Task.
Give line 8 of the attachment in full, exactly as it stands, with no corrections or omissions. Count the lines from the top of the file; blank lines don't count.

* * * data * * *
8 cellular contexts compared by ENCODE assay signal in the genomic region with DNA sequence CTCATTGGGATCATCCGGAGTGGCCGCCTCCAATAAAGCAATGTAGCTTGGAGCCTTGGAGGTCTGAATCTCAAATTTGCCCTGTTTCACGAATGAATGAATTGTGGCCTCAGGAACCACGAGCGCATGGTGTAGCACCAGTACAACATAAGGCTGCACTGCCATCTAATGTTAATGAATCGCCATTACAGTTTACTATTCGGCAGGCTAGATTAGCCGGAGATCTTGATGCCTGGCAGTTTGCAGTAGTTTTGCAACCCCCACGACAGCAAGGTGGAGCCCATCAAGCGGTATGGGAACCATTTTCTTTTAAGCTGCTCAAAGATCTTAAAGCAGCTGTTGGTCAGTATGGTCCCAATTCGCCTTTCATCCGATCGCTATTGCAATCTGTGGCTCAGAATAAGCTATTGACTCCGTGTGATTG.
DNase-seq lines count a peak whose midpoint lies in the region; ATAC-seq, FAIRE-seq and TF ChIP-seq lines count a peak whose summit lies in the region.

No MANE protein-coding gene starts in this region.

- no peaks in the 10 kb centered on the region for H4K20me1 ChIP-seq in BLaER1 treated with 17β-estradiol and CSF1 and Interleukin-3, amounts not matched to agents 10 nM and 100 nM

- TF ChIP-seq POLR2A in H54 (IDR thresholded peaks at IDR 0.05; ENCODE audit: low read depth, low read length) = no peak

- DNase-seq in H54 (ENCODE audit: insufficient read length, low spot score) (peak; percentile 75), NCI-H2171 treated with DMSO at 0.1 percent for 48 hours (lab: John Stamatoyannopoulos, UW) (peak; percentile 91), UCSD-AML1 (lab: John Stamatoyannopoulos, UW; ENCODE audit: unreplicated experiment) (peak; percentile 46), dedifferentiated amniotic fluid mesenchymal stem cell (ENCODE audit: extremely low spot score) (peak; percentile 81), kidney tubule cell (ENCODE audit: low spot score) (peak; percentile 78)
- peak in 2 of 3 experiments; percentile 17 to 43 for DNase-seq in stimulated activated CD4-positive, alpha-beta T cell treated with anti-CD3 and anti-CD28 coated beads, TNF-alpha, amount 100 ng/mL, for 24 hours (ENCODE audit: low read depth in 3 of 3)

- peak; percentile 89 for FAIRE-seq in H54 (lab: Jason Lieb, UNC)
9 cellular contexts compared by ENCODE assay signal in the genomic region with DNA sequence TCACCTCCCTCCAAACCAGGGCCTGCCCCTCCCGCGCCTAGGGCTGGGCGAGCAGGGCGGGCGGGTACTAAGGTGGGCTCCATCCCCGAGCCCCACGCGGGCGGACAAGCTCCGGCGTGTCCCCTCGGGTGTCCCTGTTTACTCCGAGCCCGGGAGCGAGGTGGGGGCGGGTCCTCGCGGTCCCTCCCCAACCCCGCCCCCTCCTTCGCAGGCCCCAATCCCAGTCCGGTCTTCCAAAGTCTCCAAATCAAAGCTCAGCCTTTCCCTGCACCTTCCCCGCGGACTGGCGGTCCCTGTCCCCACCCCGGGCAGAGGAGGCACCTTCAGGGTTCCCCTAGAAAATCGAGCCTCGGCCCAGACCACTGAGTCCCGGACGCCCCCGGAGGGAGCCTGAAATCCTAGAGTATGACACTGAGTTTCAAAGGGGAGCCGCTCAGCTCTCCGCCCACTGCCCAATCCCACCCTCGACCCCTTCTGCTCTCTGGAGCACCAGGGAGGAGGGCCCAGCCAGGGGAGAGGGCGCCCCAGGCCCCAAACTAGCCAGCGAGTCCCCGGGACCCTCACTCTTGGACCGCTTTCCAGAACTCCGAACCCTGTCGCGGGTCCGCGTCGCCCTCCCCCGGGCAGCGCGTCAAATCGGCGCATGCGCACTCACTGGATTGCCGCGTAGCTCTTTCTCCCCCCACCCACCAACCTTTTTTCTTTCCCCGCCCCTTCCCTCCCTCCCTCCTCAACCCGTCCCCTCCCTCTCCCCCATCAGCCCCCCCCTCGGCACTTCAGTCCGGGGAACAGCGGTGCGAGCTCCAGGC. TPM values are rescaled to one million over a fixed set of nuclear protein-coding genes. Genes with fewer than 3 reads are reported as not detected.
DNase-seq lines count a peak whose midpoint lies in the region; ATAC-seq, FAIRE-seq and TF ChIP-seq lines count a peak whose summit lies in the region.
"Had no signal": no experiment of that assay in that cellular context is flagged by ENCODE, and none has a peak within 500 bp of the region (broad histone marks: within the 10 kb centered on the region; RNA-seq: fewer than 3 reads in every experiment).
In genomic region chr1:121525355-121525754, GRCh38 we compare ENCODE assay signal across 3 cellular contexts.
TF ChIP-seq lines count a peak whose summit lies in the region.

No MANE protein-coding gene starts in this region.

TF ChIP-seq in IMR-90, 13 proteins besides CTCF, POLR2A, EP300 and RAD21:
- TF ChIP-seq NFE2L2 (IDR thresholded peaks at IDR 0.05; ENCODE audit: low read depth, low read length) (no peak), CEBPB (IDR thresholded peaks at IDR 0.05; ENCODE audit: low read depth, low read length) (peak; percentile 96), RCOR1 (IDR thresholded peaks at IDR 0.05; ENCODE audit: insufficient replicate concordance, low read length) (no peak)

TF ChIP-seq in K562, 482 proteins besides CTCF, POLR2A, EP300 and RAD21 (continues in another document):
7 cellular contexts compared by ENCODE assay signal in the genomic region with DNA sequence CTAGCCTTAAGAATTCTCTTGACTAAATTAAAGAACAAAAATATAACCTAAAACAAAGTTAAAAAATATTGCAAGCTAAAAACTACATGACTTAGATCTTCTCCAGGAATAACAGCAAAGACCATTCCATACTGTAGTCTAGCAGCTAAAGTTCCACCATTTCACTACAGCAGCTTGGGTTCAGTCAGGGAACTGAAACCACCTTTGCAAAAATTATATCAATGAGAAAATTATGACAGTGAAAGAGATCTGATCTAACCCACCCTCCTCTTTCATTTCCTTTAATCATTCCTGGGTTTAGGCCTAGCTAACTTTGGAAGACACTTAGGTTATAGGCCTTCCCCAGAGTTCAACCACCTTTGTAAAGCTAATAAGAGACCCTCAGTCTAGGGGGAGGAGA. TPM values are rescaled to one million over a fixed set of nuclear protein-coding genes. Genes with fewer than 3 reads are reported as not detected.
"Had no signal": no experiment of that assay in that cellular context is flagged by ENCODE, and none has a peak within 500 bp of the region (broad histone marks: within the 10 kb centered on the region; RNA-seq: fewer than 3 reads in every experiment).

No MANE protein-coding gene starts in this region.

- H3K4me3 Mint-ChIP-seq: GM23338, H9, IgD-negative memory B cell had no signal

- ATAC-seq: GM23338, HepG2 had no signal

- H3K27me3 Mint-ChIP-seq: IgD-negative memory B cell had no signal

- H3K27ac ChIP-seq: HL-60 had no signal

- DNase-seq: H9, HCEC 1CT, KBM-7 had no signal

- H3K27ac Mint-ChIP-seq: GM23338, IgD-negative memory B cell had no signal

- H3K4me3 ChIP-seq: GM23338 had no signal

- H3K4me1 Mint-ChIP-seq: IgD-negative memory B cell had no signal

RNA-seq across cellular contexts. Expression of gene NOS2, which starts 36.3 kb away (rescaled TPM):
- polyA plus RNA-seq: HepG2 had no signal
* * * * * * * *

- peak; percentile 89 for FAIRE-seq in H54 (lab: Jason Lieb, UNC)